Jelena Šesnić. From Shadow to Presence: Representations of Ethnicity in Contemporary American Literature. Amsterdam, New York: Rodopi, 2007.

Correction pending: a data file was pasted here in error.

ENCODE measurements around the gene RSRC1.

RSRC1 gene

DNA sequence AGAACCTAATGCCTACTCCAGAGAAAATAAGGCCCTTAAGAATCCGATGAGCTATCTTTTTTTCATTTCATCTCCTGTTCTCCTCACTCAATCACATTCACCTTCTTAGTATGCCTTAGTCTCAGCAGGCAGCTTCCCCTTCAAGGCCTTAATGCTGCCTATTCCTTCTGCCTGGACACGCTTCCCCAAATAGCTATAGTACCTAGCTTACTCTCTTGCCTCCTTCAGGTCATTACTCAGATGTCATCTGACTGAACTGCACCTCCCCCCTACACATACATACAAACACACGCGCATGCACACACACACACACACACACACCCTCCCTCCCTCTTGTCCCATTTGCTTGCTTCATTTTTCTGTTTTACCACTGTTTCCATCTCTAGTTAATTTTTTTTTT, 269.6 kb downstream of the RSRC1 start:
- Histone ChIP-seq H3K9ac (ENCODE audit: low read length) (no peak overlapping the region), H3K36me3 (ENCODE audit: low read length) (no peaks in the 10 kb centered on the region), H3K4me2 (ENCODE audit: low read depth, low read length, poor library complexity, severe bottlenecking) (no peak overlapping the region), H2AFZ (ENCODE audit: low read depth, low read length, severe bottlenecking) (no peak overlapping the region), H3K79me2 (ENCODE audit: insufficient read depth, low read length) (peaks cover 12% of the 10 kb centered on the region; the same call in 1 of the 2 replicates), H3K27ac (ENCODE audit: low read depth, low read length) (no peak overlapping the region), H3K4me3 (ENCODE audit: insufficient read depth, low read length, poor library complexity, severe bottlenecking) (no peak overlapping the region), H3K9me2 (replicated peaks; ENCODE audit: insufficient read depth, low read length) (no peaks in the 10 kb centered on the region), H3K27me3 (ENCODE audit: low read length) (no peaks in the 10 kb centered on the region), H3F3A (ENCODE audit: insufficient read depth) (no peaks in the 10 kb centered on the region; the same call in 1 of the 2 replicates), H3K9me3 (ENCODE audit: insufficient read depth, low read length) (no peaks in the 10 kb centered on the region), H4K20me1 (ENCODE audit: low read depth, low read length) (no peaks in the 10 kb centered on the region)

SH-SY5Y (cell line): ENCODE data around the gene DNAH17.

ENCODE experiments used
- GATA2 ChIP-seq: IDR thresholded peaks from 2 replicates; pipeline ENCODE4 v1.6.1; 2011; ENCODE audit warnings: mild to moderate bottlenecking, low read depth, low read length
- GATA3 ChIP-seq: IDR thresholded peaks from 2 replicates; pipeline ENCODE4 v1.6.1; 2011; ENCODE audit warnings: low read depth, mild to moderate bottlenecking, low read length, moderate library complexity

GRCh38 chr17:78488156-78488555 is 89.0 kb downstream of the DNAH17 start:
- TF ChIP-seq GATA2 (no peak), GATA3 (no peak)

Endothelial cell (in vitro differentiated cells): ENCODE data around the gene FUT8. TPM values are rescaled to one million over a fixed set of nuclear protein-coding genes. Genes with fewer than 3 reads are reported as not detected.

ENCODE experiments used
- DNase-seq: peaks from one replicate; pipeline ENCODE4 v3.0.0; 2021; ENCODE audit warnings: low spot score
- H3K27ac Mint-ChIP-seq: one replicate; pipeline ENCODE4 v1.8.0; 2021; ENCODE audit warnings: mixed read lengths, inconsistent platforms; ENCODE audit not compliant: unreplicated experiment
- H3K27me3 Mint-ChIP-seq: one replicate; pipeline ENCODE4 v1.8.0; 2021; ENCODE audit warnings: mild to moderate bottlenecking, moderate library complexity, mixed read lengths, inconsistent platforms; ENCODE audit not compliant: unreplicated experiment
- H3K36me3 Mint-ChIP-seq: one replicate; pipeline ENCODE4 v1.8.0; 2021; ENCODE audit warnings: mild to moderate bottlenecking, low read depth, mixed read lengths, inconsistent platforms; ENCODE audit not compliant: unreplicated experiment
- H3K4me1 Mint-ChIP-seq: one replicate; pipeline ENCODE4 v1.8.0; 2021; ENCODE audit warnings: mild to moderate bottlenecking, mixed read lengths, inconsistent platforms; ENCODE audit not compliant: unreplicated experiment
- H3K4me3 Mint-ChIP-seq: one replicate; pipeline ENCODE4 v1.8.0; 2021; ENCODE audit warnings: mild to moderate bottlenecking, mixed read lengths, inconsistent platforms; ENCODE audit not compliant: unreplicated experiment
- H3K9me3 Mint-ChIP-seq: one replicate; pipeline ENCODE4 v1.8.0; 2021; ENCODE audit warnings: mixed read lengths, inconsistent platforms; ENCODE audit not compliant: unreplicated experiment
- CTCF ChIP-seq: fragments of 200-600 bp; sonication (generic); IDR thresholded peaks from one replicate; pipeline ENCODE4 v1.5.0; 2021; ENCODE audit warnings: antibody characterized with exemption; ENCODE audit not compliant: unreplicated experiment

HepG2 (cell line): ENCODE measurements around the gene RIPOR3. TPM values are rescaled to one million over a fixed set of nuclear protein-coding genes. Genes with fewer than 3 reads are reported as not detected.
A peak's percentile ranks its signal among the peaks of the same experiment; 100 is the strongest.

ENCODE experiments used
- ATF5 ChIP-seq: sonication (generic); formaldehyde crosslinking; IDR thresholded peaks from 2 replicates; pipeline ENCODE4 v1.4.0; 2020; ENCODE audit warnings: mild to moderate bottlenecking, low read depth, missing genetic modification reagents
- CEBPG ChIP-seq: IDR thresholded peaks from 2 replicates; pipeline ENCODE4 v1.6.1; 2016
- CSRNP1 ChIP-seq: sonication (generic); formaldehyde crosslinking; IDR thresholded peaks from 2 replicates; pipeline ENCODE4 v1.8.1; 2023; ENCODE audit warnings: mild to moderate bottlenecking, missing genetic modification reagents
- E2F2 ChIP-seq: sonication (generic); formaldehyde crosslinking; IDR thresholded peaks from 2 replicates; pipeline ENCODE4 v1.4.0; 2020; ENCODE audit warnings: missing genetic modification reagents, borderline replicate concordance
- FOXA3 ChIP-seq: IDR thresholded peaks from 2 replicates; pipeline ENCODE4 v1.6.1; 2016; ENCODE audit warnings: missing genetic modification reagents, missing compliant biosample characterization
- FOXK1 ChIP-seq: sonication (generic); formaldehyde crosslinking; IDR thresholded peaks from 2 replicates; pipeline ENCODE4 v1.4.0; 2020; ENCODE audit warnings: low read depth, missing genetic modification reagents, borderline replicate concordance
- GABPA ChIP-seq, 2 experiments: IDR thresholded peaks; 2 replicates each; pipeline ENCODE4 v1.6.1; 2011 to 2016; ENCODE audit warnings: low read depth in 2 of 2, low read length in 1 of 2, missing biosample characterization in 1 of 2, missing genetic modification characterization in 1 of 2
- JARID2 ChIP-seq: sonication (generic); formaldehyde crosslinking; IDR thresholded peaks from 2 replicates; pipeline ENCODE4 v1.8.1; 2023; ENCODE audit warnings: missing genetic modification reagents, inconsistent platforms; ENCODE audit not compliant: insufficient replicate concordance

This volume departs from a more static concept of identity politics to engage the varied and entangled processes of ethnic/racial, national, and gender identifications in a range of contemporary US ethnic texts (from the mid-1960s to the mid-1990s). Recognizing the growing salience of variously named ethnic, multicultural, and minority literatures as they are produced and circulated in the USA and worldwide nowadays, this work charts four broadly defined models of approaching such texts: cultural nationalism, ethnic feminism, borderlands and contact zones, and finally, the diasporic model. Drawing extensively on psychoanalytic theory, feminist/gender studies, critical race theory, postcolonial theory, and its revision of ethnography, the book offers a fresh, engaged, theoretically, and analytically well-rehearsed overview of the distinctive and determining features of a rapidly expanding domain of contemporary US literary production, namely, ethnic literatures. Of potential interest to scholars of American/US literature, but also minority and postcolonial literatures, and to students of American literature, the book attempts an interethnic comparative approach to well- and lesser-known texts. Among the authors represented are Shawn Wong, Oscar Zeta Acosta, Toni Morrison, Maxine Hong Kingston, Sherman Alexie, Denise Chávez, Rolando Hinojosa, Roberto Fernández and Edwidge Danticat.